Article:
Photo Essay | Durban’s public spaces

Piers and promenades, beaches, gardens and skateparks. The public spaces in Durban are democratic nodes in the interstices of a wider system of urban exclusion.

Durban is the second most populated city in South Africa after Cape Town, although Johannesburg takes the top spot as a municipality. The KwaZulu-Natal city also once had the largest South Asian population in the world outside of the Indian subcontinent and, along with isiZulu and English, – Urdu, Hindi, French, Kiswahili, Afrikaans, Portuguese, Mandarin, Dutch and German are spoken on its streets.

The flavour of Durban is changing, too. The city has become a home for many from central and west Africa as the conflict in the Great Lakes region and economic possibilities in South Africa make it a viable option for migrants, refugees and asylum seekers. 

The east coast is a cost-effective holiday choice for those who prefer the warmth of the Indian Ocean over the icy Atlantic. The city is subtropical, so it’s warm all year round and mostly laid-back but still flavourful. 

In the central business area of the city bowl, you could be anywhere in Africa or Pakistan or India. On the beachfront, you could be in Rio de Janeiro or Miami. The promenade, which has been called the most democratic public space in the country, is a legacy of the 2010 Fifa World Cup.  

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Some liken the promenade to a city heartline, writes Greg Ardé – “the line that runs across the palm and some believe indicates a person’s emotions”. Durban academic Imraan Buccus told Ardé that the promenade flattens class lines.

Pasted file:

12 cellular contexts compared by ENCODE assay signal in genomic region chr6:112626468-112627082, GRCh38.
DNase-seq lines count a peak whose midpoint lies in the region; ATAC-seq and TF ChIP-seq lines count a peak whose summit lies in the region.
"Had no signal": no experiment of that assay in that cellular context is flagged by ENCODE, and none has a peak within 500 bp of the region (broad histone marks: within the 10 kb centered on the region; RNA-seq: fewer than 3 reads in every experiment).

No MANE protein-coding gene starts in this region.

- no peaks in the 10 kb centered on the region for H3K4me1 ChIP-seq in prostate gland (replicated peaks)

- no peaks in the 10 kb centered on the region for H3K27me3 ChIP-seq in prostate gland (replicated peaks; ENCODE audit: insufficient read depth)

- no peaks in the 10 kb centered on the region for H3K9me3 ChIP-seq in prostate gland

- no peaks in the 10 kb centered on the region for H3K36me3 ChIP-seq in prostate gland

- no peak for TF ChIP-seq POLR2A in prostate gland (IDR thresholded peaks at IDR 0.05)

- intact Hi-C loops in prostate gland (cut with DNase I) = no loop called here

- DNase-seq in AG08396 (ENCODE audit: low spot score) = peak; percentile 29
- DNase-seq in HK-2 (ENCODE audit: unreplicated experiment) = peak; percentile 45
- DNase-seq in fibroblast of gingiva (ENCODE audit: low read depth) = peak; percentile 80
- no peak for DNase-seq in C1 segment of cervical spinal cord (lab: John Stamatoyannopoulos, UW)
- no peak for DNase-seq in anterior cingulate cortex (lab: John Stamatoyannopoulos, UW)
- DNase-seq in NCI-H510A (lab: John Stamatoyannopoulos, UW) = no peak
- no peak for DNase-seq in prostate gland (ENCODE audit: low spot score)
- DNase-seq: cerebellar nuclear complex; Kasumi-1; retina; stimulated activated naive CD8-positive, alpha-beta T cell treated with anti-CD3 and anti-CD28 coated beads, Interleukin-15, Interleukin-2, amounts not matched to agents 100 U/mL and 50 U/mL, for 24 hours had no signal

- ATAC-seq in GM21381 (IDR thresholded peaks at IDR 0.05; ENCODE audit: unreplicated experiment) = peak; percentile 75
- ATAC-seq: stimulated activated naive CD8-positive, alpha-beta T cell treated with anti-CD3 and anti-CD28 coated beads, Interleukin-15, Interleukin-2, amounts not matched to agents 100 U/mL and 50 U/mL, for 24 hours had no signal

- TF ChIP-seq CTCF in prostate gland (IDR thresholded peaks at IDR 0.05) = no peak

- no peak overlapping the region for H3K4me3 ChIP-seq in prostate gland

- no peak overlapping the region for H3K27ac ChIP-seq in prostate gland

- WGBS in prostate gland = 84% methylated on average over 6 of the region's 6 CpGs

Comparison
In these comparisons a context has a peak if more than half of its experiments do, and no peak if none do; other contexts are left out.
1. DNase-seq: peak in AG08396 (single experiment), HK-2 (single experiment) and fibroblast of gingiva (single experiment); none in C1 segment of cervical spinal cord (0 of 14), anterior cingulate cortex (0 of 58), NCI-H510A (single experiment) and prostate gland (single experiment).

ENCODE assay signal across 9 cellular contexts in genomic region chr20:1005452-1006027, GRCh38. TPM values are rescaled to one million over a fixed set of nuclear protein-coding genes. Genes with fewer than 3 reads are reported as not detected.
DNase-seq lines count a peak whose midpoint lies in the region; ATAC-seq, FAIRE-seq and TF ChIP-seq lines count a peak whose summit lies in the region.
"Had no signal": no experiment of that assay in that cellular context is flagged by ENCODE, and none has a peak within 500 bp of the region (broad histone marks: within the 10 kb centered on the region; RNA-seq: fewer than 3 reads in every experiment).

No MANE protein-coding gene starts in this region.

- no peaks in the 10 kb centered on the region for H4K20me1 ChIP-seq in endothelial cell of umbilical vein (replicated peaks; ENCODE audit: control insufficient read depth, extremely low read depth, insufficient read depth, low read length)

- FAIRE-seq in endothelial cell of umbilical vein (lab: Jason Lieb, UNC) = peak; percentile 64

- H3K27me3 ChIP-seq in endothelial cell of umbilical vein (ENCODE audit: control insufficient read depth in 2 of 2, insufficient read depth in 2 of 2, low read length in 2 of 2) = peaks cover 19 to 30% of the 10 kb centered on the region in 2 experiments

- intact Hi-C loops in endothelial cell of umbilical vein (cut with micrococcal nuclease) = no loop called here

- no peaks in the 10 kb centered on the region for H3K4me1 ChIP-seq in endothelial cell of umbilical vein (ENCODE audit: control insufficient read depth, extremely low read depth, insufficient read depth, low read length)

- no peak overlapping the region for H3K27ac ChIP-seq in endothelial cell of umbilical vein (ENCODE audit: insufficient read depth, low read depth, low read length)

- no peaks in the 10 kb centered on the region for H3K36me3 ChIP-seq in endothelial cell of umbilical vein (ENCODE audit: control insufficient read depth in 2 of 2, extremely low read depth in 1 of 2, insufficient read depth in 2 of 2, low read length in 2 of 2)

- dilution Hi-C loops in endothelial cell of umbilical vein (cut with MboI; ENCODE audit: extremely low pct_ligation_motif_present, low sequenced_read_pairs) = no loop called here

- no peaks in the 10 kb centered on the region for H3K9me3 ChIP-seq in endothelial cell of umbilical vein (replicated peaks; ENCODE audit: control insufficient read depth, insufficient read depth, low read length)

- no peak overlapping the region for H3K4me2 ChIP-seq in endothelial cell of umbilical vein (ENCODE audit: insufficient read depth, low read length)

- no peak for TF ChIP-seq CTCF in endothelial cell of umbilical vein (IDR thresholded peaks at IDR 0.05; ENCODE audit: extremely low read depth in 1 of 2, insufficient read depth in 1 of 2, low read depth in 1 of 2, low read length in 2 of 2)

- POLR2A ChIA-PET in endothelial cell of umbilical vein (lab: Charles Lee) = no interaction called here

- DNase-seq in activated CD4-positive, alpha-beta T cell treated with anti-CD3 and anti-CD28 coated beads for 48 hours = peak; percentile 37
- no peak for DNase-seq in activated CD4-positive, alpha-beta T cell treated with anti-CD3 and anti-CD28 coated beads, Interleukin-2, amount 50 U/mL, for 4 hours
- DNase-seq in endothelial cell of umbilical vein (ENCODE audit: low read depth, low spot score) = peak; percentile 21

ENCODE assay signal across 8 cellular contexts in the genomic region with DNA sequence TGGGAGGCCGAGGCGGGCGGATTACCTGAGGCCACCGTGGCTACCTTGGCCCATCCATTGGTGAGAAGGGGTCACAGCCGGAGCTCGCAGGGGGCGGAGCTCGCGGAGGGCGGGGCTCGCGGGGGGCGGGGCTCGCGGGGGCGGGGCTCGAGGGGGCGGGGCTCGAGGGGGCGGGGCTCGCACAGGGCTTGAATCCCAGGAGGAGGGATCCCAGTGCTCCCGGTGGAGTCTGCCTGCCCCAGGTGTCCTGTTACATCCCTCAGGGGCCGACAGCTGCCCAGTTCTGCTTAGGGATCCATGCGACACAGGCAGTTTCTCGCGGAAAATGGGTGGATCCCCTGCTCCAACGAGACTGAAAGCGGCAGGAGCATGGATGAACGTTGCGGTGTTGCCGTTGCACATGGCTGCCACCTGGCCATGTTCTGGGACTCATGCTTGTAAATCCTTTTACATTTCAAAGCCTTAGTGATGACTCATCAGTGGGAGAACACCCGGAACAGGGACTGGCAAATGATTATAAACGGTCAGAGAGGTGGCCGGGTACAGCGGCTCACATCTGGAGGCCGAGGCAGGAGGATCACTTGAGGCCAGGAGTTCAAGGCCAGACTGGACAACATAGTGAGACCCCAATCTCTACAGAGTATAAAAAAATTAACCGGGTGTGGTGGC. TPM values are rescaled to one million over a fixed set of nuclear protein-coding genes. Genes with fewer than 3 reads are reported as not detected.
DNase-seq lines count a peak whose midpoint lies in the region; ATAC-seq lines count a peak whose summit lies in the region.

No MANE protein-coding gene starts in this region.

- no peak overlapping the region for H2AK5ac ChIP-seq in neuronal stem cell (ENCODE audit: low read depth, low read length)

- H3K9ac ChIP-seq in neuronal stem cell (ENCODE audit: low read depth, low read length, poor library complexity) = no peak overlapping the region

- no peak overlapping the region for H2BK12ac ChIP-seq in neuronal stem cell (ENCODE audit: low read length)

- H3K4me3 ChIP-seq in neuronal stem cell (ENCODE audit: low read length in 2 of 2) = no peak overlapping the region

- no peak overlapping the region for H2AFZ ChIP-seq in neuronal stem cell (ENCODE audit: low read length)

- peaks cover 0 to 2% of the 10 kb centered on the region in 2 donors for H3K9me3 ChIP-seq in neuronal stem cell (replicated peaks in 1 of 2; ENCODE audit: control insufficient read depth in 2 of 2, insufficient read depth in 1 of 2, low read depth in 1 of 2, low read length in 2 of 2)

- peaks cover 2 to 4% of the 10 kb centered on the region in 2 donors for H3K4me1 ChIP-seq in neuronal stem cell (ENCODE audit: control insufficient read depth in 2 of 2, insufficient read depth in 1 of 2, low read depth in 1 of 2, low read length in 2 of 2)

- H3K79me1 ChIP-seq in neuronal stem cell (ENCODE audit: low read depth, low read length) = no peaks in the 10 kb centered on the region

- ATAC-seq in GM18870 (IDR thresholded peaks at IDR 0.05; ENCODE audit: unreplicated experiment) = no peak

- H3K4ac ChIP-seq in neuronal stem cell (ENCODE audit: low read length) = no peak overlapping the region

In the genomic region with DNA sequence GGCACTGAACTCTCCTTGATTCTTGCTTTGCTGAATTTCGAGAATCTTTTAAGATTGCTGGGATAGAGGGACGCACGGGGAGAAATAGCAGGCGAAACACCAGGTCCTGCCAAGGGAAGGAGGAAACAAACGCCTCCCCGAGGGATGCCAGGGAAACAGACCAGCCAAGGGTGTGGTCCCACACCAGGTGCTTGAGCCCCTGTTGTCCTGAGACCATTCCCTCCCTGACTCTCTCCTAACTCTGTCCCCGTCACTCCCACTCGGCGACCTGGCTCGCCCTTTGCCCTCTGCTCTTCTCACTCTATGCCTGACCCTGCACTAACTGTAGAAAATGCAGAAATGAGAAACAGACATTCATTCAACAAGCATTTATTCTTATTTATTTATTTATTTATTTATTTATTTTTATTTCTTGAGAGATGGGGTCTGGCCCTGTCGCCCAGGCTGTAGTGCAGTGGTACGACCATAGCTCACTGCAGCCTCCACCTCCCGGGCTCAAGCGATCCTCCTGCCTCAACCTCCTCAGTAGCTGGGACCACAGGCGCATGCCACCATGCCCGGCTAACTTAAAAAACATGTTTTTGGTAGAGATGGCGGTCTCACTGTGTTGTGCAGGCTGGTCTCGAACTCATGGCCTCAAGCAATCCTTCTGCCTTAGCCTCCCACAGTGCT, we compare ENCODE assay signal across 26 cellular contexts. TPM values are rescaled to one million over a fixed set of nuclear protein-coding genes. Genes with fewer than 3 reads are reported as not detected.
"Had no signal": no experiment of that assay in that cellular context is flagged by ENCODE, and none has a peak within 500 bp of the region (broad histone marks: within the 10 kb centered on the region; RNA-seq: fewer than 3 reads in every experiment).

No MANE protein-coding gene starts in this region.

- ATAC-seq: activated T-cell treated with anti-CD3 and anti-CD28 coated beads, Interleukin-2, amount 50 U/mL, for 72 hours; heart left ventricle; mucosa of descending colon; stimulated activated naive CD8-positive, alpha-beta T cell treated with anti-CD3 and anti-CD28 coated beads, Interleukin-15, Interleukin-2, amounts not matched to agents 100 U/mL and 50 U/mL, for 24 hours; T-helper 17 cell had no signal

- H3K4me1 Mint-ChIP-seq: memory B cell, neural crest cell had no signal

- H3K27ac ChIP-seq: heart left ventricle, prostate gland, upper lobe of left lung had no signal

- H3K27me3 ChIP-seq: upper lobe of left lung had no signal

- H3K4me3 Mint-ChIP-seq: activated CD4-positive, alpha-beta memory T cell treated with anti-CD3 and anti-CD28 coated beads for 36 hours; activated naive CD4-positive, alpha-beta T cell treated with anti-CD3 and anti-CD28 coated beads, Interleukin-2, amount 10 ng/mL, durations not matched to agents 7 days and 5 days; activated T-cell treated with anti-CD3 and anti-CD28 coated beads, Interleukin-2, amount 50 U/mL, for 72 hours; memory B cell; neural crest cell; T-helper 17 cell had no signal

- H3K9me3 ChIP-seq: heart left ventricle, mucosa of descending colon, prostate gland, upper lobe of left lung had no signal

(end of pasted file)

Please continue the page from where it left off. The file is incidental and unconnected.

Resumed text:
Public space encompasses the streets, the squares, the parks, the open market and the beaches. Public spaces are democractic nodes in a brutally unequal society.

These pictures are the result of connecting with some of Durban’s urban spaces as a commuter cyclist. They are areas a cyclist can traverse undetected, able to stop and look around and look again. Some are end points and some are waypoints. Others are surprises, the significance of which was only realised after some thought. But they all are spaces that the people of Durban have claimed for their own.

These pictures were all taken with an iPhone 6 cellphone camera. They first appeared on independent online media publication the Safrea Chronicle, which is created and curated by members of the Southern African Freelancers’ Association.

12 January 2020: The lily pond at the Durban Botanic Gardens, Africa’s oldest surviving botanical garden. The pond is a central feature, surrounded by lawns and shaded areas that make good picnic spots. Entrance to the gardens is free, ensuring that they remain a truly public space despite the high palisade fencing that surrounds them. There are indigenous and exotic plants and trees in the garden, and alongside the lily pond is a small house that complements the sun-lit lily pads and features a collection of orchids and koi fish.
12 January 2020: Long-rod surf fishers, families out for a walk and children on their bicycles frequent the Blue Lagoon pier. Fishers spread out at the end of the wide pier and young couples sit along the sides in plain view of family matrons and aunts.
18 January 2020: The mudflats alongside Wilson’s Wharf in central Durban. Most of the harbour is fenced, but there are a few spots the public can still access. Upogebia Africana, mud prawns or cracker shrimp, are plentiful in the open estuaries on southern Africa’s coastline and Durban surf fishers favour them as live bait. This has created a cottage industry of people making a living by collecting and selling the live mud prawns to fishers. At low tide, whole families can be seen on these mudflats collecting shrimp.